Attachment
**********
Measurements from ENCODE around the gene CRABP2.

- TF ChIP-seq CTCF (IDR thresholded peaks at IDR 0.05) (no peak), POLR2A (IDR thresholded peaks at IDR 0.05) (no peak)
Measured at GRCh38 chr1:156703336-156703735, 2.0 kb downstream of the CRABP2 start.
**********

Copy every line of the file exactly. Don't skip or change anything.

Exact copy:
Measurements from ENCODE around the gene CRABP2.

- TF ChIP-seq CTCF (IDR thresholded peaks at IDR 0.05) (no peak), POLR2A (IDR thresholded peaks at IDR 0.05) (no peak)
Measured at GRCh38 chr1:156703336-156703735, 2.0 kb downstream of the CRABP2 start.